top of page

How to Be an Online Privacy Snob

We hear all the time that our data is valuable, but it may seem hard to put value to personal information, such as your driver's license, the number of steps your workout app calculates, or health data. Your personal information creates a trail online and tells a story about your habits, preferences, decisions and interests.


No, we may not be able to control data that already lives online or that friends and family post about us, but we are NOT helpless. By adopting a positive and proactive mindset to be more aware of and deliberate in our actions online, we can be selective of who we share our valuable data with. Read on for a few simple tips/hacks to better manage your online data.

PrivCom has joined international entities to support the National Cybersecurity Alliance's Data Privacy Week efforts. In celebration of Data Privacy Week, we would like to share four tips derived from a clever article by the National Cybersecurity Alliance published in December 2022 entitled, "How to be an online snob". We love how the article offers great insight on the value of our data at the big tech companies, and how we can weigh the value to put greater data protection in place.


Here are the four tips to strengthen your privacy defense online as presented in the article:


1. KNOW WHAT YOU CAN’T CONTROL

The truth is you can’t control who has access to every scrap and byte of your data. The IRS, for example, will find out how much money you make. And many online services require some of your data to function – a maps app cannot suggest directions if it doesn’t know where you are located (at least while you are using it). An image-sharing site needs access to your photos.


Understand that there is a tradeoff between convenience and privacy. To use all the features of your devices, apps, and software, you will often have to share more and more data. By understanding this balance, you can make better informed data decisions.



2. CULTIVATE AN ONLINE PRIVACY HABIT

Apps, websites, devices, and software will often seek out more data than you would think is necessary – why does a Solitaire app need to know your location? Why does a social media app need to know the phone numbers of everyone you know? Here is where you can really take charge of your online privacy.


Fortunately, many web browsers, computers, and devices will ask you if you want to share certain types of data with a new app or website. Strike up a habit of paying attention to these requests and thinking about your answers. Here are common types of data you might be asked for:


  • Your location

  • Your contacts

  • Your photos and camera

  • Data about your behavior and use of a service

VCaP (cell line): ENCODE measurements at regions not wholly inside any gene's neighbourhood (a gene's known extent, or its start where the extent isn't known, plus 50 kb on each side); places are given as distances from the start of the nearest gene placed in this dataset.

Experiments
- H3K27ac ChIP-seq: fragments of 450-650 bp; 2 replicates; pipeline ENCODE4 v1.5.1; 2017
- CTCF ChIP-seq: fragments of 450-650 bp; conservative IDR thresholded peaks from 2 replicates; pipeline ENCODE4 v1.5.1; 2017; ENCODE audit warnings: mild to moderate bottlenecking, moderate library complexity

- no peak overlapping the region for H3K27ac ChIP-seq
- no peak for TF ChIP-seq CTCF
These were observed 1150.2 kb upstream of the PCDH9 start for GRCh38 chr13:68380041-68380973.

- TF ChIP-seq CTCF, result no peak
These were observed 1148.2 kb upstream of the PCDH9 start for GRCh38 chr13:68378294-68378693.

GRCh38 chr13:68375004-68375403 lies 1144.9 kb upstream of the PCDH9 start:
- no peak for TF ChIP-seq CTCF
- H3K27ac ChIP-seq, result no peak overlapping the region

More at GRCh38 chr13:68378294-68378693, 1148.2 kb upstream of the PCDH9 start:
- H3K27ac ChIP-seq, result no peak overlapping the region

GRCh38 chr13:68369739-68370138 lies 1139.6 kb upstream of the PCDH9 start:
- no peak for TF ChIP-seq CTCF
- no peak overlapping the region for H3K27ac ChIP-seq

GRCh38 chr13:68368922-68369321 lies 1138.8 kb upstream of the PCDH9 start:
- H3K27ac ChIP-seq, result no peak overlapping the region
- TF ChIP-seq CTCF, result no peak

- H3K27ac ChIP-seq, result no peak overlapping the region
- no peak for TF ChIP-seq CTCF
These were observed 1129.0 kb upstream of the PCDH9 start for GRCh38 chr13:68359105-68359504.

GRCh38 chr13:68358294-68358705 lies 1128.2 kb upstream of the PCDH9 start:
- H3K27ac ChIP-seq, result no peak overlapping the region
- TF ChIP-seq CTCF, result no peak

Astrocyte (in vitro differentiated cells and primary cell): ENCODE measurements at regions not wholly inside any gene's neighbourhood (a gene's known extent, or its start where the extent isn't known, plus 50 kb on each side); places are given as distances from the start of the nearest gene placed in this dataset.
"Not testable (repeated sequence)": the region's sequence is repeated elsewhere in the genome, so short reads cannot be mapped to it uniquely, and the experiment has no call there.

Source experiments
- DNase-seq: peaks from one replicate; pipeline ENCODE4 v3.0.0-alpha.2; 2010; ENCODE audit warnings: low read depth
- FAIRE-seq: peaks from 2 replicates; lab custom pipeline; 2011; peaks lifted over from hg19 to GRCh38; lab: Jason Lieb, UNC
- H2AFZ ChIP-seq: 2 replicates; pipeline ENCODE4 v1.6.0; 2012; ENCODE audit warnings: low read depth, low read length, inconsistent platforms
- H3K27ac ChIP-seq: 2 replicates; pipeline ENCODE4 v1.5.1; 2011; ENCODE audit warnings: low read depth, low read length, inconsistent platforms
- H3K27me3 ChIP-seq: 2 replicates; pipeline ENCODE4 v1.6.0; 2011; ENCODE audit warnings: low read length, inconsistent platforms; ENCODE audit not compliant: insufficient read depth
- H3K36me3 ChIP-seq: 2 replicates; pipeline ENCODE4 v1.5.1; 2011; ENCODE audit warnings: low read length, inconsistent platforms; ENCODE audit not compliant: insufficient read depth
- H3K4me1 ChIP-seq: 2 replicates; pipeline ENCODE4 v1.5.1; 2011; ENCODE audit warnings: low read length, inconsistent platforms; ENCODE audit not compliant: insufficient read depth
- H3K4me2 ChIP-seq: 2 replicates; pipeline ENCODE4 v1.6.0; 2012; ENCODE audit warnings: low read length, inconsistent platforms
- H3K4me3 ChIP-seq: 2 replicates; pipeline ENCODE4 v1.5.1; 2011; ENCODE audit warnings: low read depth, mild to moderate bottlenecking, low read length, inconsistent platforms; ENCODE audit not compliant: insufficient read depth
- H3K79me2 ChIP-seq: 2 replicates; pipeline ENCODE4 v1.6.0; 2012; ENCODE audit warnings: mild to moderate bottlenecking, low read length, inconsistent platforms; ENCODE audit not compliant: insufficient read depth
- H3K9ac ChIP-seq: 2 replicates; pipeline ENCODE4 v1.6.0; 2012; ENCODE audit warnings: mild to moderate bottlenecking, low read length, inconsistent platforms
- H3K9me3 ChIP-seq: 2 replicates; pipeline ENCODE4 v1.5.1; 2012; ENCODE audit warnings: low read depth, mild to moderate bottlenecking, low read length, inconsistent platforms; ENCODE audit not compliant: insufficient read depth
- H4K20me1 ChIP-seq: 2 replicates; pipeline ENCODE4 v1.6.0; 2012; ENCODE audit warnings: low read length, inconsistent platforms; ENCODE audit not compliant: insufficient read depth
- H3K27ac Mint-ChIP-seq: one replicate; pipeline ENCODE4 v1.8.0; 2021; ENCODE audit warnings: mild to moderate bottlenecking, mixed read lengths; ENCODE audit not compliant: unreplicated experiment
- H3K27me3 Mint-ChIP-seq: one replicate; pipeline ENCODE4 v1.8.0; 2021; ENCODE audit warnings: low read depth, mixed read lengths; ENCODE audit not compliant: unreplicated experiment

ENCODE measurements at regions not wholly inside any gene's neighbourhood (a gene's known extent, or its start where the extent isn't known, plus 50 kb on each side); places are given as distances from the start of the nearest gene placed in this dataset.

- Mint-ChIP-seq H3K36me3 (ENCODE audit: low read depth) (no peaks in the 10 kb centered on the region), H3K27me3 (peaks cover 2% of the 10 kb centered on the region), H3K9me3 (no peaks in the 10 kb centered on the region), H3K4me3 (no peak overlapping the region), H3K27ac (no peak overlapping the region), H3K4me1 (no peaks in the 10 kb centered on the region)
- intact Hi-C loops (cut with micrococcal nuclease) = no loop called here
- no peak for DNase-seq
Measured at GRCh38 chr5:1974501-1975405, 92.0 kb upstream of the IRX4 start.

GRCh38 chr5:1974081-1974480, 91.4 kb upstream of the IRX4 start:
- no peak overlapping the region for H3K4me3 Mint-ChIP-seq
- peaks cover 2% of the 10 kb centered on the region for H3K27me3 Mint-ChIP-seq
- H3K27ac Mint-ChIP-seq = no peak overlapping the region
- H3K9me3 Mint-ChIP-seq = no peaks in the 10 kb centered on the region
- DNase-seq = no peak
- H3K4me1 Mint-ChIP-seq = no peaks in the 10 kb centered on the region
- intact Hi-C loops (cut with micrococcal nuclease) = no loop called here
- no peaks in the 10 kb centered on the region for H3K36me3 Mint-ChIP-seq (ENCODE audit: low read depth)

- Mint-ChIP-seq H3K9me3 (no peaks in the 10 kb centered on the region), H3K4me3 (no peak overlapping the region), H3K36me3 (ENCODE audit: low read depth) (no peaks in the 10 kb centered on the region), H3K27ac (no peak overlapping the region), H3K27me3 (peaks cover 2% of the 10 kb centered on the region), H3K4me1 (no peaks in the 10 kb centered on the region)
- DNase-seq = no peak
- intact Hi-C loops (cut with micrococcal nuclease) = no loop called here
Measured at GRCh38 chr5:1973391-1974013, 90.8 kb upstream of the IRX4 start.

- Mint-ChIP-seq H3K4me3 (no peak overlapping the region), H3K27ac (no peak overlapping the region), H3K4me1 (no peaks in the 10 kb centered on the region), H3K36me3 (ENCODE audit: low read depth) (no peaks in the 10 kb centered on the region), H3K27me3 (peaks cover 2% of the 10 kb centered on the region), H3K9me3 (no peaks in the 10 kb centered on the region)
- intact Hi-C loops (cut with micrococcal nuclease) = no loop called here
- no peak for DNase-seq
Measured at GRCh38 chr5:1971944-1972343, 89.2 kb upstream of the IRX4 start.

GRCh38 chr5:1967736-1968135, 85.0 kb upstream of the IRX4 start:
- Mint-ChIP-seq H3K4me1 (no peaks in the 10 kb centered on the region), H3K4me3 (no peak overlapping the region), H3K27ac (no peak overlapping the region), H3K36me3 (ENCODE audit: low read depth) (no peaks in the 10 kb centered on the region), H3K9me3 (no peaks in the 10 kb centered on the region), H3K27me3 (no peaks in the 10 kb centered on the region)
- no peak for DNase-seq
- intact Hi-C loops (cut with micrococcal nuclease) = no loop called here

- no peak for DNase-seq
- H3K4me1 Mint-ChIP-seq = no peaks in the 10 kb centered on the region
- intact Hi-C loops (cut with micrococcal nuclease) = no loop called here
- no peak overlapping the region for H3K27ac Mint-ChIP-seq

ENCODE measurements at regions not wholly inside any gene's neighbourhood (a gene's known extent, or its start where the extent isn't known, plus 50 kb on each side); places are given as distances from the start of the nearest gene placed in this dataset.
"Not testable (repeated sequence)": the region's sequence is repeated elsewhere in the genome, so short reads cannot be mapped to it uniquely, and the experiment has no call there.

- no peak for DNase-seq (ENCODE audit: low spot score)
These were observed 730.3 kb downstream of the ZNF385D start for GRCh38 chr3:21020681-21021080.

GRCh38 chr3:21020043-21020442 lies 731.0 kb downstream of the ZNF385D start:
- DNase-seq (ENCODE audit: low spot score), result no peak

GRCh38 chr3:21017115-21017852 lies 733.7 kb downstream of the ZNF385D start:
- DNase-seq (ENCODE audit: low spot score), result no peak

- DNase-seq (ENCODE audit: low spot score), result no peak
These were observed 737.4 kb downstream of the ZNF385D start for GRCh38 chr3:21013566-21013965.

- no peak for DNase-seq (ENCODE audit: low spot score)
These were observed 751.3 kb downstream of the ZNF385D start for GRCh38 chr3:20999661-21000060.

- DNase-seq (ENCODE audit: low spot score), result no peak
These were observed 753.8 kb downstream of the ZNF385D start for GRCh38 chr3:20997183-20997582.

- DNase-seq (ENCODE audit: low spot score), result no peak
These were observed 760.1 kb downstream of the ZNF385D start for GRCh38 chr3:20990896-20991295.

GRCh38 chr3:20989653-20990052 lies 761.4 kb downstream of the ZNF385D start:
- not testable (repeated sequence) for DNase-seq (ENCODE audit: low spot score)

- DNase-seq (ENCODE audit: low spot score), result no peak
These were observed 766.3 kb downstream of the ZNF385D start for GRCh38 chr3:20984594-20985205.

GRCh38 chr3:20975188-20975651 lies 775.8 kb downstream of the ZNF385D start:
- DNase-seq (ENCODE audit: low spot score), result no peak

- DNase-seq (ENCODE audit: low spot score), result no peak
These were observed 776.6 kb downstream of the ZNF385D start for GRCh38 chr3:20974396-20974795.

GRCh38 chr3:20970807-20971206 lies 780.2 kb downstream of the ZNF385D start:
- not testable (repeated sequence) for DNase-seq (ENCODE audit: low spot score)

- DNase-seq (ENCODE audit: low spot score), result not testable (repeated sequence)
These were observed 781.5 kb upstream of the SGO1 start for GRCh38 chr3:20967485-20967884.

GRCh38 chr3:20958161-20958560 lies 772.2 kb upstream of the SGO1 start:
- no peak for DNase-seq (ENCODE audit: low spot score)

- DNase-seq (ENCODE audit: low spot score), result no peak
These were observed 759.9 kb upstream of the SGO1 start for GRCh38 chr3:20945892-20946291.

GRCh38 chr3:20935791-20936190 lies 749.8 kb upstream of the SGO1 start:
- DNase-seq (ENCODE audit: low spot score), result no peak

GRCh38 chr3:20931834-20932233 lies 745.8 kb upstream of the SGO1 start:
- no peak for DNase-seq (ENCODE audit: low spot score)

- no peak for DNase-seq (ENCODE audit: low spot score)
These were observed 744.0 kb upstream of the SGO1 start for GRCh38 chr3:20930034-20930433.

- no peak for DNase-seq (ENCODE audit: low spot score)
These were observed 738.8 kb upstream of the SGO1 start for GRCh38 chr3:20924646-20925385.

At this point, think about what you want to share. On mobile devices, you can often decide if you want an app to only have access to this data while using it.


If an app or software program refuses to function unless you share certain data that you don’t think it needs (like the Solitaire app demanding your location), find another app.


Generally, you might feel more secure erring on always limiting how much data you share when asked.


Feeling lost? Don’t worry! Have a look at the National Cybersecurity Alliance database where you can look up your privacy settings on dozens of services, apps, and other websites.



3. CHECK YOUR SETTINGS

Even if an app or software program never asks you for data, you should assume it is still collecting it. Routinely (every month or so) check your privacy settings and ensure everything fits within your comfort level.


You can access app and software permissions through your device’s general settings. Remember, apps will often ask for you to always give them access permissions, but you usually only need to give them permissions for while you are using the app. Here are some default settings you should usually turn off, unless you need it for the app to function and you trust the app.


  • Camera – off

  • Microphone – off

  • Location – off

  • Sync contacts – off


4. DELETE APPS YOU DON’T USE

Every three months or so, go through your devices and think about each app you have downloaded – we call this an “app audit.”


You might think that the real estate on your phone is limitless, but an app audit isn’t just about decluttering. Many apps will collect and share your device-use data even when you don’t use them; you’re basically giving away your data, and you don’t even like the app! Why should that food delivery app you used once a year ago get access to all your precious data?


If you haven’t used the app in months, delete it from your device. Be ruthless. Remember that you can always download the app again.


__________________________________________________________________________________


The National Cybersecurity Alliance is a non-profit organization that advocates for safe and responsible use of technology, and to educate everyone on the best ways to protect ourselves, our families, and our organizations from cybercrime.


Have a look at the National Cybersecurity Alliance's themes for individuals and organisations, and follow the prompts to register your entity as a Data Privacy Champion.


Be sure to share your Data Privacy Champion badge for Data Privacy Week 2023!

Learn more here.

Comments


bottom of page